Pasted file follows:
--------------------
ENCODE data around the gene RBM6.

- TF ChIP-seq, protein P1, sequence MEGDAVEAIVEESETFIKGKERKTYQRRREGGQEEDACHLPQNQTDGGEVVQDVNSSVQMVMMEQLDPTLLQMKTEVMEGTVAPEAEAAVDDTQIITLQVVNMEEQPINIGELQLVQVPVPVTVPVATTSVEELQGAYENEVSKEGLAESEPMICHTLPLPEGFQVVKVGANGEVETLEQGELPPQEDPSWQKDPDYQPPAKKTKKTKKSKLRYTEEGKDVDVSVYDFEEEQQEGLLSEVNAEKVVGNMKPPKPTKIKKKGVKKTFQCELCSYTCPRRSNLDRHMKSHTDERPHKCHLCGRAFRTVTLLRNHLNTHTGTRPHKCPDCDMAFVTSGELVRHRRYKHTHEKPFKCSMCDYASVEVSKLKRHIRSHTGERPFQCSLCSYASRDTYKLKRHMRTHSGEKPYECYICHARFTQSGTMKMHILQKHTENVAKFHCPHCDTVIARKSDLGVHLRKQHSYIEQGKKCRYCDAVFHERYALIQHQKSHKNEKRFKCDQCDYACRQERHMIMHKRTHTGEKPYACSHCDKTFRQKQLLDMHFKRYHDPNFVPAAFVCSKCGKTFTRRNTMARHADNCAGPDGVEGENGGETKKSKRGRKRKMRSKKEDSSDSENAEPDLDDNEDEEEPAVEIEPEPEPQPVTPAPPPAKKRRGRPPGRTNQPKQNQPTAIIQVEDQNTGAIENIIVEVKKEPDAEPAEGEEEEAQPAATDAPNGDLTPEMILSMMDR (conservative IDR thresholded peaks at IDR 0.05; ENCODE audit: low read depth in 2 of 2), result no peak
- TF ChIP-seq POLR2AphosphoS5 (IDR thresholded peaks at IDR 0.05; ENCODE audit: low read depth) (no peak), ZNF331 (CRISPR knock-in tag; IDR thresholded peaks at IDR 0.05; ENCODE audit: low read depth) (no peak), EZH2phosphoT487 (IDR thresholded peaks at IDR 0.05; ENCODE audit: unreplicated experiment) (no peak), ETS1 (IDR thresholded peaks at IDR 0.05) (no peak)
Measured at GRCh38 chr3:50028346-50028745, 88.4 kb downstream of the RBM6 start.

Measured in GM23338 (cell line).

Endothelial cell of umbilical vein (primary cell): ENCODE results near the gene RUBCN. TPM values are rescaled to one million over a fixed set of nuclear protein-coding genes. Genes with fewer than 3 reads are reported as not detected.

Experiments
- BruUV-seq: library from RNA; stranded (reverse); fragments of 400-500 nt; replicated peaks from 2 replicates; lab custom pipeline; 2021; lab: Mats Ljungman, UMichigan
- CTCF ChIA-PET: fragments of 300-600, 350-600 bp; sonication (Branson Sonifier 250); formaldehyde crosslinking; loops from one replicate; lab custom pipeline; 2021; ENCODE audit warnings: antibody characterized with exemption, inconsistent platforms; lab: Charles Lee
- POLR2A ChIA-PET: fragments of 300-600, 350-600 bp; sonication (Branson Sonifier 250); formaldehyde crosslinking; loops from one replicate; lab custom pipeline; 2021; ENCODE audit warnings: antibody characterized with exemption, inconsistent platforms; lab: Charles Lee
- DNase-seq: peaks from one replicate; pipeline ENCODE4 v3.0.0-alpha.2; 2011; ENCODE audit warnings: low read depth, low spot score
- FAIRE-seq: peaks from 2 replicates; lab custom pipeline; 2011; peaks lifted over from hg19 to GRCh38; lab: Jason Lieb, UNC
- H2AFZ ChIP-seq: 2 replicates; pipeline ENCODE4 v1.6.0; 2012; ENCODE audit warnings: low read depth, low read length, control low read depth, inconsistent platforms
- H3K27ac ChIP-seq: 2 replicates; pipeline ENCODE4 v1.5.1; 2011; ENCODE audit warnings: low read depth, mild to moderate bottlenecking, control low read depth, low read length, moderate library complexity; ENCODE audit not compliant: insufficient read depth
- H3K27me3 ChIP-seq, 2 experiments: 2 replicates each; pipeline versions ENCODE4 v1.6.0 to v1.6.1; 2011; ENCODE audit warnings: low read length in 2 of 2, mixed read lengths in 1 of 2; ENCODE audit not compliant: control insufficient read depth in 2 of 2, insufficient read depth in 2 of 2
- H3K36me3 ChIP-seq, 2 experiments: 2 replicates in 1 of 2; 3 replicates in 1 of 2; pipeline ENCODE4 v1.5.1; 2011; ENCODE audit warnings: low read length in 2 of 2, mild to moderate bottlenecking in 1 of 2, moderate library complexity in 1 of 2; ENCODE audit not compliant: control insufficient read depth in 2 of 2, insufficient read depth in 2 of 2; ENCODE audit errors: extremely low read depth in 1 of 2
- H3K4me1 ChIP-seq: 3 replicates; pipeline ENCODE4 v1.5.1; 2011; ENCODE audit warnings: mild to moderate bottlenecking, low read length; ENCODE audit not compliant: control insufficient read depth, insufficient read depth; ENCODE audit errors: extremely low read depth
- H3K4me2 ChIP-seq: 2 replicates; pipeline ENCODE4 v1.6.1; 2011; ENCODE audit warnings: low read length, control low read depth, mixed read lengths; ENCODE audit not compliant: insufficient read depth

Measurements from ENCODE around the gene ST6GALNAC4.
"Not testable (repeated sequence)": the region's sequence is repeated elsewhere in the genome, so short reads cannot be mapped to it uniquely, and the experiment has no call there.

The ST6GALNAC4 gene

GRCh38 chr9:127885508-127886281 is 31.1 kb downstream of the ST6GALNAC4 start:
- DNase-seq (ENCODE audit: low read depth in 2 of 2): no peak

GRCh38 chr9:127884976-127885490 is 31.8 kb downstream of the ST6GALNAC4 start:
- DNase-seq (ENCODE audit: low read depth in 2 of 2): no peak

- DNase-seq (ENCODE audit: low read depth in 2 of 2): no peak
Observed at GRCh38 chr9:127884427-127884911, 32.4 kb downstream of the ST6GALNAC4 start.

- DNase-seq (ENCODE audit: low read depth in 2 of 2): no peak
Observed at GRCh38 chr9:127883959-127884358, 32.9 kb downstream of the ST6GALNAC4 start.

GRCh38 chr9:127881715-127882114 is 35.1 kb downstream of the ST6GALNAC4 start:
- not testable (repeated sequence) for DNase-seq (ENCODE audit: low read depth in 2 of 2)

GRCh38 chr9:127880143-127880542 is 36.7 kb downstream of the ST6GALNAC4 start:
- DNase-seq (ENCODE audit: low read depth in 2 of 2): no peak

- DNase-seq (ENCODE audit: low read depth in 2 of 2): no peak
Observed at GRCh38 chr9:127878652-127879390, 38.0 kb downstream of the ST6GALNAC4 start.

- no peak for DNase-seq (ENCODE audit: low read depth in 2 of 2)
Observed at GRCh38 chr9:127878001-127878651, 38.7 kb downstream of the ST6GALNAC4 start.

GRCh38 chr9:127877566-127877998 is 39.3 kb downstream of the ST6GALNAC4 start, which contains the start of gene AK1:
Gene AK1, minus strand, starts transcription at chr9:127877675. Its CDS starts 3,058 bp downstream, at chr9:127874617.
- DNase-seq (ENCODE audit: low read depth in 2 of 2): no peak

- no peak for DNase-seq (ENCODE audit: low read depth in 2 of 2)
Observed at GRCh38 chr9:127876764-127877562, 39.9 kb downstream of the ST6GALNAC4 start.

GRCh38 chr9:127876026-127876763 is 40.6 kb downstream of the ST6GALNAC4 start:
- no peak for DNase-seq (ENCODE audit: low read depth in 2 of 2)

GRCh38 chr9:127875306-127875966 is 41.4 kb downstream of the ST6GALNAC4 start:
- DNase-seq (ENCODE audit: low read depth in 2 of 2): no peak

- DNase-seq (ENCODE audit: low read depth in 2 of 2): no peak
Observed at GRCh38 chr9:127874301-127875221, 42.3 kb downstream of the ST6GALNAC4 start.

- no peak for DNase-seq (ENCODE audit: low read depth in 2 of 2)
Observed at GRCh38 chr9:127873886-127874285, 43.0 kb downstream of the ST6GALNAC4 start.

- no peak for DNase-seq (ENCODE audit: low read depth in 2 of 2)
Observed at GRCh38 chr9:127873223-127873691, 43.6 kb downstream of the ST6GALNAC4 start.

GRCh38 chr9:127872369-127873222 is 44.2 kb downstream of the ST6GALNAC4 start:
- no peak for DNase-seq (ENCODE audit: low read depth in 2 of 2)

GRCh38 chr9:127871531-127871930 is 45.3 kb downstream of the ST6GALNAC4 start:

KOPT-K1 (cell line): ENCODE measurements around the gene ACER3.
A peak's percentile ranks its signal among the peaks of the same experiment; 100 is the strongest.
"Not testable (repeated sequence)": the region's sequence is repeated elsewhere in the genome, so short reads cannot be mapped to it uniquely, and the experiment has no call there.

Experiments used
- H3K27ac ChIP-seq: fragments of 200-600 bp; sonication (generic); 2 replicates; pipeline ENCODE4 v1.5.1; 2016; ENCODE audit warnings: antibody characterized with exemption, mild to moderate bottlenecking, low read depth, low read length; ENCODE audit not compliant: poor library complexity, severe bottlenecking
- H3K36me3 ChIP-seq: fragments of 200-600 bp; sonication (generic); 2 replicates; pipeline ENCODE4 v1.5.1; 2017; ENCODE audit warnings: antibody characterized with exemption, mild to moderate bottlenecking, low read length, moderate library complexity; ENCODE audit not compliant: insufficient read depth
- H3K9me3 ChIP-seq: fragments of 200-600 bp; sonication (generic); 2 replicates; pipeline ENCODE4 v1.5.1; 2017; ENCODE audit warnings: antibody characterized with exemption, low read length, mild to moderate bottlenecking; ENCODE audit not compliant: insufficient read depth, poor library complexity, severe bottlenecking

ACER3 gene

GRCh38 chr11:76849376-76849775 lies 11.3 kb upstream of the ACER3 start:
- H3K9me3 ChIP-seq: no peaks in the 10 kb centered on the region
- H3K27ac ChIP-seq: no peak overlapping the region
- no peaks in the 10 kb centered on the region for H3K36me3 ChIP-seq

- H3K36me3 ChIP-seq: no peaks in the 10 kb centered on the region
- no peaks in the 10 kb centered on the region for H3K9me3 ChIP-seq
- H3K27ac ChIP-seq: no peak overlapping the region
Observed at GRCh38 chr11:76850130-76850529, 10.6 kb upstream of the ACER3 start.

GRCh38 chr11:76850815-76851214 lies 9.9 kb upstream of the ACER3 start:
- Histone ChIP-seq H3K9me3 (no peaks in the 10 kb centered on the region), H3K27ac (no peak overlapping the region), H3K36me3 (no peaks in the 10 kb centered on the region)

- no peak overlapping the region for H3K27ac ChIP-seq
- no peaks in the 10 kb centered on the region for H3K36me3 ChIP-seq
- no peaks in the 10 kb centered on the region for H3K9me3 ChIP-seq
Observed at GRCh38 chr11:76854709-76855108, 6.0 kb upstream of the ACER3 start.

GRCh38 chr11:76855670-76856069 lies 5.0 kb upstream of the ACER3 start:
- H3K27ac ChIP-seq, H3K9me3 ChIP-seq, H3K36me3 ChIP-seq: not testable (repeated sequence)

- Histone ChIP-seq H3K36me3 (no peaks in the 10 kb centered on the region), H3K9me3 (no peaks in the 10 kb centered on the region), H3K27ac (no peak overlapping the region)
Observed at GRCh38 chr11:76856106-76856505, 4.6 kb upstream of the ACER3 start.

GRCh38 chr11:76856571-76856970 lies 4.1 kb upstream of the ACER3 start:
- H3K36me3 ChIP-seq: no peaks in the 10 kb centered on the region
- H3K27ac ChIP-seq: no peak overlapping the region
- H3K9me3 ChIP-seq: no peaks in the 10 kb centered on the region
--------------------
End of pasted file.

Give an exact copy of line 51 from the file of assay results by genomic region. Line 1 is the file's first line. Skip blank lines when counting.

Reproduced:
- no peak for DNase-seq (ENCODE audit: low read depth in 2 of 2)